David Coleman, president of the College Board, criticized his own test, the SAT, and its main rival, the ACT, saying that both “have become disconnected from the work of our high schools.”
The SAT’s vocabulary words will be replaced by words that are common in college courses, such as “empirical” and “synthesis.” The math questions, now scattered widely across many topics, will focus more narrowly on linear equations, functions and proportional thinking. The use of a calculator will no longer be allowed on some of the math sections. The new exam will be available on paper and computer, and the scoring will revert to the old 1600 scale, with a top score of 800 on math and what will now be called “Evidence-Based Reading and Writing.” The optional essay will have a separate score.
The new SAT will be introduced in the spring of 2016.
Starting in the spring of 2016, some of the changes to the SAT will include:
• Instead of arcane “SAT words” (“depreciatory,” “membranous”), the vocabulary words on the new exam will be ones commonly used in college courses, such as “synthesis” and “empirical.”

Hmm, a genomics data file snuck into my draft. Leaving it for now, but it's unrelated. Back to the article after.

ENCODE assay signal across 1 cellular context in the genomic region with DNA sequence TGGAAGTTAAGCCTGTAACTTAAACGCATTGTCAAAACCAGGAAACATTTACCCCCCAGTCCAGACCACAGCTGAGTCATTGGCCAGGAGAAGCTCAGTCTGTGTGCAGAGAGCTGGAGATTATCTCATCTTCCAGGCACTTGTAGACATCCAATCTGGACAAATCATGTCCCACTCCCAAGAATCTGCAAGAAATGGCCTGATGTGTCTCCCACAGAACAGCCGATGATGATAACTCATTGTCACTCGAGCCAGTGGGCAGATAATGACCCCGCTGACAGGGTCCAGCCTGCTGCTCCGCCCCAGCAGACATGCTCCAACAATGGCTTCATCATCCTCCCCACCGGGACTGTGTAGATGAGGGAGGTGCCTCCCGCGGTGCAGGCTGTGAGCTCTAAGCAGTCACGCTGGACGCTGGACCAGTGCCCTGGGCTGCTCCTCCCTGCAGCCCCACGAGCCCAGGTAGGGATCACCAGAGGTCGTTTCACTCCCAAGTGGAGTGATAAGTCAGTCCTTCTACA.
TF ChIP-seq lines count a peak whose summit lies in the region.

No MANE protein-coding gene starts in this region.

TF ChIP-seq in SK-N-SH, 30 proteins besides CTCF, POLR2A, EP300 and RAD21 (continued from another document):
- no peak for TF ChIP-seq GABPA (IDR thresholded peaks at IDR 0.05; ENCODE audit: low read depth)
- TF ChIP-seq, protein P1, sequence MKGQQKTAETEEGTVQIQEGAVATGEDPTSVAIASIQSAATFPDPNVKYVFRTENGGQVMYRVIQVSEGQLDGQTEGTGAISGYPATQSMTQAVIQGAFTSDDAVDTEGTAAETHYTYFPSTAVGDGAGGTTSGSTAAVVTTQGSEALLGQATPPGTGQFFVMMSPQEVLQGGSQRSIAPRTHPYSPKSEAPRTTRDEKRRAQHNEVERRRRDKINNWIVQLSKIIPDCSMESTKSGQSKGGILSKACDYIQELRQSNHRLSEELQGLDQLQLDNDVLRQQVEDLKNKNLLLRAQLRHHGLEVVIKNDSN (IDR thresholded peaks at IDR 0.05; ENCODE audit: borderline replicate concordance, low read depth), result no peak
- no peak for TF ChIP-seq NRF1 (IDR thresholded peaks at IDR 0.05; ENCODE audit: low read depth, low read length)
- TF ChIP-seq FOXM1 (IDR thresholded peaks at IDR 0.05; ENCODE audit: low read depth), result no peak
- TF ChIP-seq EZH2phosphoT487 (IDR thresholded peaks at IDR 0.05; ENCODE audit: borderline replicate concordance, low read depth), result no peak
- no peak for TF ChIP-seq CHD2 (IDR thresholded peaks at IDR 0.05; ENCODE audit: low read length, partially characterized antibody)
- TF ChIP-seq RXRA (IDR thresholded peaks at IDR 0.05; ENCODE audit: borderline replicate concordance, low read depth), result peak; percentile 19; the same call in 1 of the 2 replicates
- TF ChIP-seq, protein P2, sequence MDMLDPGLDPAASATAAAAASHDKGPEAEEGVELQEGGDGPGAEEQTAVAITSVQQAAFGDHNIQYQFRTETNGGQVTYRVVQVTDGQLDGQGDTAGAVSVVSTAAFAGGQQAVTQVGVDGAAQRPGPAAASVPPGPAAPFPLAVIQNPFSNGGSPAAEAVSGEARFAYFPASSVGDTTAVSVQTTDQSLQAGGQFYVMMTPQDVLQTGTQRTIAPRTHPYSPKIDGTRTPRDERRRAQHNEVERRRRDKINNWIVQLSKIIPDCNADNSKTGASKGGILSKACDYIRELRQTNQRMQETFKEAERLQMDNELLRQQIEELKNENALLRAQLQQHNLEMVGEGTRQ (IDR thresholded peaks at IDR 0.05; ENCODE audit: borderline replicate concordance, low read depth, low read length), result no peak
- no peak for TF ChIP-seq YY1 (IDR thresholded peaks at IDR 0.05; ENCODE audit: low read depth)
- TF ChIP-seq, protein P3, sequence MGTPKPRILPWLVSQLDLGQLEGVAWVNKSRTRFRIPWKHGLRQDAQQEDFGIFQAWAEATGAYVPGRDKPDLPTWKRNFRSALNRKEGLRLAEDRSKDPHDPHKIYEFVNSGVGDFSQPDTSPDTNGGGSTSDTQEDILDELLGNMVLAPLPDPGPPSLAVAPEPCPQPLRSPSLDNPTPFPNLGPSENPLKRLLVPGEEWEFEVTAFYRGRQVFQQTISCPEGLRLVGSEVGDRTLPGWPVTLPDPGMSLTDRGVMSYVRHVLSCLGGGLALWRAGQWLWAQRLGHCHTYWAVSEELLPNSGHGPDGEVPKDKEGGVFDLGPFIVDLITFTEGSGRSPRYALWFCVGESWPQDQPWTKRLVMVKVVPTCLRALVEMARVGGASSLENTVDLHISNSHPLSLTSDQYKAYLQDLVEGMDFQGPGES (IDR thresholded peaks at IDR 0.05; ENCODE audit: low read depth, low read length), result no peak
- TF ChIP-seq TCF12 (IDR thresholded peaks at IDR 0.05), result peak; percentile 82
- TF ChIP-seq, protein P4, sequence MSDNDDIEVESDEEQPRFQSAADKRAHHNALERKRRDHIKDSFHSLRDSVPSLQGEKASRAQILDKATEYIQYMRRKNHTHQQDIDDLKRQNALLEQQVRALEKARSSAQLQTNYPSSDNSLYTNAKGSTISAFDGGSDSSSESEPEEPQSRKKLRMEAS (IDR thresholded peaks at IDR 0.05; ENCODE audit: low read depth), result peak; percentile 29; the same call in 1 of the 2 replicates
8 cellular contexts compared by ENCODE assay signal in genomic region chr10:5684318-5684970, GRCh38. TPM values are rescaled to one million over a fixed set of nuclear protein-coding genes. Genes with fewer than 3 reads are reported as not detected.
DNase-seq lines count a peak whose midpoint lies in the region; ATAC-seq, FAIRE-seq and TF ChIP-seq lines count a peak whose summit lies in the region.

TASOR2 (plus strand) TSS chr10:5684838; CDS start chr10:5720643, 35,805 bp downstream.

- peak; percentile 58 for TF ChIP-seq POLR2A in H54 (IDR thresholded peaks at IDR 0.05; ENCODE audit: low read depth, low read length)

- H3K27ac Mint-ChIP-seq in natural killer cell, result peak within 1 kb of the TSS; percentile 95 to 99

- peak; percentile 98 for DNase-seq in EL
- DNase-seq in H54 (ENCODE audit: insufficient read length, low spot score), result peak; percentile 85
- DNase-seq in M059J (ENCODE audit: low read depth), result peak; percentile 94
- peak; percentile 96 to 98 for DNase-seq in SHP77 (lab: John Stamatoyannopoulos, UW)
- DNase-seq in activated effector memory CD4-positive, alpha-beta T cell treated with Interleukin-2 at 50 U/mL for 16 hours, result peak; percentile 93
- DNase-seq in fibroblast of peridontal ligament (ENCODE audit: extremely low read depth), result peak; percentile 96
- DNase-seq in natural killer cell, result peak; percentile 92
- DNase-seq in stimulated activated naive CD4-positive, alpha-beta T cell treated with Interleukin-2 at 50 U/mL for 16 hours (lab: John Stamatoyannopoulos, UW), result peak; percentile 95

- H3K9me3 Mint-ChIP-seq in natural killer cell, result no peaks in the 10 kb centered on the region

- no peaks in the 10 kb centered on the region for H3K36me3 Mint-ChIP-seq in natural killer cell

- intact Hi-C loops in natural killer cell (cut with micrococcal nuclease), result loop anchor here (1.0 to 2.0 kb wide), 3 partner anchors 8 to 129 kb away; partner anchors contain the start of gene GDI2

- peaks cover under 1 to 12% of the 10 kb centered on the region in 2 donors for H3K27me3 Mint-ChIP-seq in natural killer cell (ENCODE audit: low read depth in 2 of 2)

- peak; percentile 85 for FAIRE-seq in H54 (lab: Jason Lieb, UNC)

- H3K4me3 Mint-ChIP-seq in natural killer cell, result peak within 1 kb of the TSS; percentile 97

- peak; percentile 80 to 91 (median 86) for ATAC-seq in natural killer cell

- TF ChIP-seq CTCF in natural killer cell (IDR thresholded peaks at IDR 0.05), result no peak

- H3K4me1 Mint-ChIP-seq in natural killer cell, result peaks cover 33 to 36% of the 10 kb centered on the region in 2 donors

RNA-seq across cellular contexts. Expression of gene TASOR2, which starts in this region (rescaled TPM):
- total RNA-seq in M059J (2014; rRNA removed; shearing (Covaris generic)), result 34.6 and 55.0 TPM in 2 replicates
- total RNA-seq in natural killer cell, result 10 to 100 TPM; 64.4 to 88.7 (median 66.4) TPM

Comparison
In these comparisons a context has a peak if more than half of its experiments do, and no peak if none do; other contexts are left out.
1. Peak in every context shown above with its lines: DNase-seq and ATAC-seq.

• The essay, required since 2005, will become optional. Those who choose to write an essay will be asked to read a passage and analyze how its author used evidence, reasoning and stylistic elements to build an argument.
• The guessing penalty, in which points are deducted for incorrect answers, will be eliminated.
• The overall scoring will return to the old 1600 scales, based on a top score of 800 in reading and math. The essay will have a separate score.
• Math questions will focus on three areas: linear equations; complex equations or functions; and ratios, percentages and proportional reasoning. Calculators will be permitted on only part of the math section.
• Every exam will include, in the reading and writing section, source documents from a broad range of disciplines, including science and social studies, and on some questions, students will be asked to select the quote from the text that supports the answer they have chosen.
• Every exam will include a reading passage from either one of the nation’s “founding documents,” such as the Declaration of Independence and the Bill of Rights, or from one of the important discussions of such texts, such as the Rev. Dr. Martin Luther King Jr’s “Letter from a Birmingham Jail.”
What are your thoughts about this new SAT in 2016? Feel free to share your thoughts and/or concerns.